malposition


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mal·po·si·tion

 (măl′pə-zĭsh′ən)
n.
An abnormal position, as of an organ or a body part.
American Heritage® Dictionary of the English Language, Fifth Edition. Copyright © 2016 by Houghton Mifflin Harcourt Publishing Company. Published by Houghton Mifflin Harcourt Publishing Company. All rights reserved.

malposition

(ˌmælpəˈzɪʃən)
n
(Pathology) abnormal position of a bodily part
malposed adj
Collins English Dictionary – Complete and Unabridged, 12th Edition 2014 © HarperCollins Publishers 1991, 1994, 1998, 2000, 2003, 2006, 2007, 2009, 2011, 2014

mal•po•si•tion

(ˌmæl pəˈzɪʃ ən)

n.
faulty or wrong position, esp. of a fetus in the uterus.
[1830–40]
Random House Kernerman Webster's College Dictionary, © 2010 K Dictionaries Ltd. Copyright 2005, 1997, 1991 by Random House, Inc. All rights reserved.
ThesaurusAntonymsRelated WordsSynonymsLegend:
Noun1.malposition - faulty positionmalposition - faulty position      
spatial relation, position - the spatial property of a place where or way in which something is situated; "the position of the hands on the clock"; "he specified the spatial relations of every piece of furniture on the stage"
Based on WordNet 3.0, Farlex clipart collection. © 2003-2012 Princeton University, Farlex Inc.
Translations

mal·po·si·tion

n. posición inadecuada.
English-Spanish Medical Dictionary © Farlex 2012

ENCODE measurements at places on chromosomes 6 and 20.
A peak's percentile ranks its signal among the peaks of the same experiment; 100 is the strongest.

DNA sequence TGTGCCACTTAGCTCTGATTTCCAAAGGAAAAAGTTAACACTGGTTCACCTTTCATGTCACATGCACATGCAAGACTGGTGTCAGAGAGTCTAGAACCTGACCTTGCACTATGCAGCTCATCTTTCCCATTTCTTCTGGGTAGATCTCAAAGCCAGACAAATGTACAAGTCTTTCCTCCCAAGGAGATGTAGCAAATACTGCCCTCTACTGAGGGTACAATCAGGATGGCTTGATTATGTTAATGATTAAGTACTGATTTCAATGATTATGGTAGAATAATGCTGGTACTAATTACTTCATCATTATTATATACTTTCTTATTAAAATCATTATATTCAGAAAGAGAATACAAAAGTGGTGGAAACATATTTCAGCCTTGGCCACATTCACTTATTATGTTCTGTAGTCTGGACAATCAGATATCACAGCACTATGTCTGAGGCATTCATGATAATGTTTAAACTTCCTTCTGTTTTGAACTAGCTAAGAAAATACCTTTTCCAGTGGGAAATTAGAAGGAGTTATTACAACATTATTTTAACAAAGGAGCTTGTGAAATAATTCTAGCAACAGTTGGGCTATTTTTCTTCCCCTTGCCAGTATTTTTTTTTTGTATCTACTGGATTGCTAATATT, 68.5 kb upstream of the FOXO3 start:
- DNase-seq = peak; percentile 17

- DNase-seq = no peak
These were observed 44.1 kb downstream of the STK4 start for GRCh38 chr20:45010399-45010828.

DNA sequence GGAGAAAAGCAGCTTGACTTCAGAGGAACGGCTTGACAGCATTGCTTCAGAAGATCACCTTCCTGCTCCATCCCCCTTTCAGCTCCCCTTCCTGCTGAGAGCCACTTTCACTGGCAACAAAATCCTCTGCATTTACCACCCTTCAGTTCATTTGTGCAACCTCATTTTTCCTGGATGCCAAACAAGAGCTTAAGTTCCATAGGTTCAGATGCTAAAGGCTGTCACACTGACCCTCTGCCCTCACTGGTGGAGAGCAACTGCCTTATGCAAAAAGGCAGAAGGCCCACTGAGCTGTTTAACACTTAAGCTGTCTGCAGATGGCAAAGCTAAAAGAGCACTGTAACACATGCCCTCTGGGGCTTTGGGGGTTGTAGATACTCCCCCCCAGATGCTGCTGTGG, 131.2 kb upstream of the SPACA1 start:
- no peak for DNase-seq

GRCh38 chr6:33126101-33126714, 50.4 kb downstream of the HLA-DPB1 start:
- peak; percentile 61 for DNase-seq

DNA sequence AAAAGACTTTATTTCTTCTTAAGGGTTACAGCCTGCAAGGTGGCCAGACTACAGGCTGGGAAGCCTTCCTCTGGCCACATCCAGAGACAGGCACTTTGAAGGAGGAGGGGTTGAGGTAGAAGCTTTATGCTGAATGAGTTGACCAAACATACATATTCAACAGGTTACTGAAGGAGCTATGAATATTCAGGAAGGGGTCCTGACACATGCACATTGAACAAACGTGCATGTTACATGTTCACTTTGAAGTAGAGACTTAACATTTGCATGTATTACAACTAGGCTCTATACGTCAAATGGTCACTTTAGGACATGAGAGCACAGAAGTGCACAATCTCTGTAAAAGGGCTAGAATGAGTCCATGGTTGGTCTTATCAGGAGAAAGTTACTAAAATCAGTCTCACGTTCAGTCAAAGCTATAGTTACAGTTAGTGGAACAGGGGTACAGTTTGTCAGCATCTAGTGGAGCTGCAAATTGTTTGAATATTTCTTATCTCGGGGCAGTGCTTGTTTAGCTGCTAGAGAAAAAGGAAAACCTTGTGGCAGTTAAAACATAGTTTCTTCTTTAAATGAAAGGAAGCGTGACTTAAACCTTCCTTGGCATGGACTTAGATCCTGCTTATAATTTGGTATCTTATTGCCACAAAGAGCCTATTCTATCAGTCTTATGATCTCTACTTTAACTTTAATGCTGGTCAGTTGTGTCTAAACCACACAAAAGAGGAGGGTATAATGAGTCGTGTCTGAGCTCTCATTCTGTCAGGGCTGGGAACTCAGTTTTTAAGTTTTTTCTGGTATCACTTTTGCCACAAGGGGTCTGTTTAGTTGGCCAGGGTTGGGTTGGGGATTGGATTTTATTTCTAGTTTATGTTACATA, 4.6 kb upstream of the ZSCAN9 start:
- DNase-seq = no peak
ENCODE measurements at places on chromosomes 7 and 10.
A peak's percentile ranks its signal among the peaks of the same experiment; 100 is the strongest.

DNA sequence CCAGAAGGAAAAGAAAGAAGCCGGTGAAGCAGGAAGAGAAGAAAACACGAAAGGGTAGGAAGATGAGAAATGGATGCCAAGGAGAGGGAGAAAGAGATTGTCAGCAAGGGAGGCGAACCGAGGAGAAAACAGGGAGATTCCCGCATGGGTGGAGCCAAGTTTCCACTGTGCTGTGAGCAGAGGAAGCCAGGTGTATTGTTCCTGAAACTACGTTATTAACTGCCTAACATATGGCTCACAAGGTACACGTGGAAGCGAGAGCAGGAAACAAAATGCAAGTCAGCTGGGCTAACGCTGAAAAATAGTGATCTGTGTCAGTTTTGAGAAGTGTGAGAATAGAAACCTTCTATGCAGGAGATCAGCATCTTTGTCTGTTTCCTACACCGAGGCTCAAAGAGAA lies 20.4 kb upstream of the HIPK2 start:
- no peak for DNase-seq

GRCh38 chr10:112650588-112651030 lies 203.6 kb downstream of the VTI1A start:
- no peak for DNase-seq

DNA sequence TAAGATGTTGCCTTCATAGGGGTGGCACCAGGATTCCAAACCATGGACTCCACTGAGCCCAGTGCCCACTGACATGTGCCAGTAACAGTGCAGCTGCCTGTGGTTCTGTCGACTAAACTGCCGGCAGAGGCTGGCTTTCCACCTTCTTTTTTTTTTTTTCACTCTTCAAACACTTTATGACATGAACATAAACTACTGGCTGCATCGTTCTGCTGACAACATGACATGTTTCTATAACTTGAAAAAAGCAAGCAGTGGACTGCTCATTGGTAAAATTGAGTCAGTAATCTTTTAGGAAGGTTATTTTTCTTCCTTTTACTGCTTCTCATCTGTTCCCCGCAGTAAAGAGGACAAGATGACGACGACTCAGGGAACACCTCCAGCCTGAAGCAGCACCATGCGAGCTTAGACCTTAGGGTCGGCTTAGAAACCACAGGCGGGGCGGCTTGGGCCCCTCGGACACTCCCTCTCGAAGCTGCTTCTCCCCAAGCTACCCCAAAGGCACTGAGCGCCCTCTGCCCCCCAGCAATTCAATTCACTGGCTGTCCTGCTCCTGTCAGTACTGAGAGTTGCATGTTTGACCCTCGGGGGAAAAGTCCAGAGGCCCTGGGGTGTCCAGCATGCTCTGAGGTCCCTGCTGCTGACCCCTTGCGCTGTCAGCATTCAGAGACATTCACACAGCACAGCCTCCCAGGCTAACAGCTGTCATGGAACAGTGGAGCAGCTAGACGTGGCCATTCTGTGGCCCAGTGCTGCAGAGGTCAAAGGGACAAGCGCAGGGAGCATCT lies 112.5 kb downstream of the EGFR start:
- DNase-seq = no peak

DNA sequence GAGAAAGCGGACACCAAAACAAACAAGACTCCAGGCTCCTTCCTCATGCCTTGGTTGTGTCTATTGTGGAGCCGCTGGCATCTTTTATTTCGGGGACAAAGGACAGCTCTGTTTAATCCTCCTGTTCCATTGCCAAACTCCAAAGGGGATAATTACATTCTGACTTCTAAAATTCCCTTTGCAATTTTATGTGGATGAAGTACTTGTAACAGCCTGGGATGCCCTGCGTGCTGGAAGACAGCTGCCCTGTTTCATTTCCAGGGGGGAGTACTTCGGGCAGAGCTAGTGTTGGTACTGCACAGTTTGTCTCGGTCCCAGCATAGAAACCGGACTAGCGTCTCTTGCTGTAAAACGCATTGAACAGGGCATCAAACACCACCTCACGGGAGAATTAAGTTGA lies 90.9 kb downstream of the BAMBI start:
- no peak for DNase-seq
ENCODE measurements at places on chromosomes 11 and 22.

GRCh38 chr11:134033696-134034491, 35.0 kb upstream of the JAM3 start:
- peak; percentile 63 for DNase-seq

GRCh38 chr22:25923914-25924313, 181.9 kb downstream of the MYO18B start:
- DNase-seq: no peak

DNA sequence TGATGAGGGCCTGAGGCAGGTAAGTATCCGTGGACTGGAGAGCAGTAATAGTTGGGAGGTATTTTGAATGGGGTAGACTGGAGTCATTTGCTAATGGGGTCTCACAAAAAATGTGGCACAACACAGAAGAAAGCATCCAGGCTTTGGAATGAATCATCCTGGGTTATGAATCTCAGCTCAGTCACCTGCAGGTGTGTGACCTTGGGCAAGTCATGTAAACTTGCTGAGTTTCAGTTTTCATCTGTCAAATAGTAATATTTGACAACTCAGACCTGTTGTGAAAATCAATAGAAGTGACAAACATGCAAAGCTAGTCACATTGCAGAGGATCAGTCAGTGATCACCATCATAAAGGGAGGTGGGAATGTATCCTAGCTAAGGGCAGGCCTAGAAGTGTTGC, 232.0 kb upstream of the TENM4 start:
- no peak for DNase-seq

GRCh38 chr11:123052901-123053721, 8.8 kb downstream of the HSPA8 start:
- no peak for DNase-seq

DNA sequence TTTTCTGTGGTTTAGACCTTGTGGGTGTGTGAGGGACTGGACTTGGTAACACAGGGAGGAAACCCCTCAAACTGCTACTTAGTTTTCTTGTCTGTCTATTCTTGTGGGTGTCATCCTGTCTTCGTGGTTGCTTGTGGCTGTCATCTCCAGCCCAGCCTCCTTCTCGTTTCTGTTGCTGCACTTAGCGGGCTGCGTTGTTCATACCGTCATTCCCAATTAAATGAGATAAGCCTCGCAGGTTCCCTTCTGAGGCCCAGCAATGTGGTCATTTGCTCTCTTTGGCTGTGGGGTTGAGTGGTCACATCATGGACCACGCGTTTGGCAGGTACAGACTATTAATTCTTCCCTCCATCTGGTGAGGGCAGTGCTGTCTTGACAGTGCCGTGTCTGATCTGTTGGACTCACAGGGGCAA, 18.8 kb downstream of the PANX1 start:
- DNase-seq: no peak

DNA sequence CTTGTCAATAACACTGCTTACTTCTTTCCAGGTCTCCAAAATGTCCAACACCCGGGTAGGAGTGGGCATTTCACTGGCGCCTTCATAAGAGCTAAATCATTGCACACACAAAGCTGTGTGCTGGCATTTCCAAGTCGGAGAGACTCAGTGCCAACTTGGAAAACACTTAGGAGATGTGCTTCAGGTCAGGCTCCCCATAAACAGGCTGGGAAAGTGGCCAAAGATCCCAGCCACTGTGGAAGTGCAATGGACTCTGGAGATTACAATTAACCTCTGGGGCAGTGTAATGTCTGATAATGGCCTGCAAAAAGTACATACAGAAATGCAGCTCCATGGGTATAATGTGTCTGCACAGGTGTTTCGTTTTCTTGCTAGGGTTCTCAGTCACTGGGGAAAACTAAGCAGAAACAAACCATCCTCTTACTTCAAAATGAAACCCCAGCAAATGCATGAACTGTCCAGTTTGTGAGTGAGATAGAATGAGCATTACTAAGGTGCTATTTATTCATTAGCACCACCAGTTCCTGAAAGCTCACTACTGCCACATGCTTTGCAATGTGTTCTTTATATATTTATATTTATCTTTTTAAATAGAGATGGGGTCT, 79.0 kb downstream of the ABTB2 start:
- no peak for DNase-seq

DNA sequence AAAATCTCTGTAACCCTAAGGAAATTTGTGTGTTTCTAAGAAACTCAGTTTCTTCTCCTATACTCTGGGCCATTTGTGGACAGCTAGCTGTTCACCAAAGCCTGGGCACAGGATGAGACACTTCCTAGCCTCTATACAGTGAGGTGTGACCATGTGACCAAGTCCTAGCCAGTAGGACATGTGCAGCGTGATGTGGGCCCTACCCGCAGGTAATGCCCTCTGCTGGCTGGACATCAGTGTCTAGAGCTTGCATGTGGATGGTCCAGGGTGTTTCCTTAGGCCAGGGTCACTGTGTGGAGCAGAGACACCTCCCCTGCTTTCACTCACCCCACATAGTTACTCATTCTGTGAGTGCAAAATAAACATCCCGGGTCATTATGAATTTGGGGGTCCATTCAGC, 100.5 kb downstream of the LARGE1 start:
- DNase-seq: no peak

References in periodicals archive ?
WHAT IS YOUR APPROACH TO THE PERSISTENT OCCIPUT POSTERIOR MALPOSITION?
The average rate of complications following CTI varies from 5% to 10%,[1],[2],[3],[4] whereas immediate complications during the insertion are rare.[1],[4] In addition, the cumulative rates of early (≤24 h) and late (>24 h) complications following CTI are approximately 3% and 8%, respectively.[1],[2],[3],[5] Common CTI-related complications in the early period are drainage malposition and pneumothorax, whereas those in the late period include tube dislodgement, kinking, and infection.[2],[5]
KEYWORDS: Malposition, Dialysis catheter, Hepatic vein.
In 1954, Mead defined an impacted tooth as a tooth which is prevented from erupting into position because of malposition, lack of space or other impediments.
The aetiology of gingival recession is multifactorial.3 Several factors may play a role in gingival recession development, such as excessive or inadequate teeth brushing, destructive periodontal disease, tooth malposition, high muscle attachment and occlusal trauma.4 There remains a significant correlation between the gingival recession and some risk factors such as cigarette smoking, use of abrasive tooth powder, oral hygiene practices, braces, and occlusal injury.5 Gingival recession appears as a wedge-shaped lesion on buccal surface of the teeth, and it can occur on any tooth surface.
The other causes of CRI in our study included electrode array extrusion (3 ears) and electrode array malposition (3 ears, 2 in hypotympanum and 1 in Eustachian tube) as shown in Figure 2.
There were no early complications such as bowel perforation, stent expansion failure, and malposition, and there was no procedure-related mortality.
The insertion time; incidence of tube malposition (supine and lateral); intra-operative hypoxia and hypercapnia were recorded.
The occurrence of NGT placement failure and malposition, hypoxemia, and regurgitation was addressed in the selected studies.
Electrode malposition, a bane to the electrocardiographer, is common but rarely as egregious as in Figure 1.1 2 1 2 3 No seasoned ECG technician would have made such an error.
As the tube malposition is associated with hypoxemia, pneumothorax, right upper lobe collapse and death, rapid confirmation of proper tube placement is critical (3).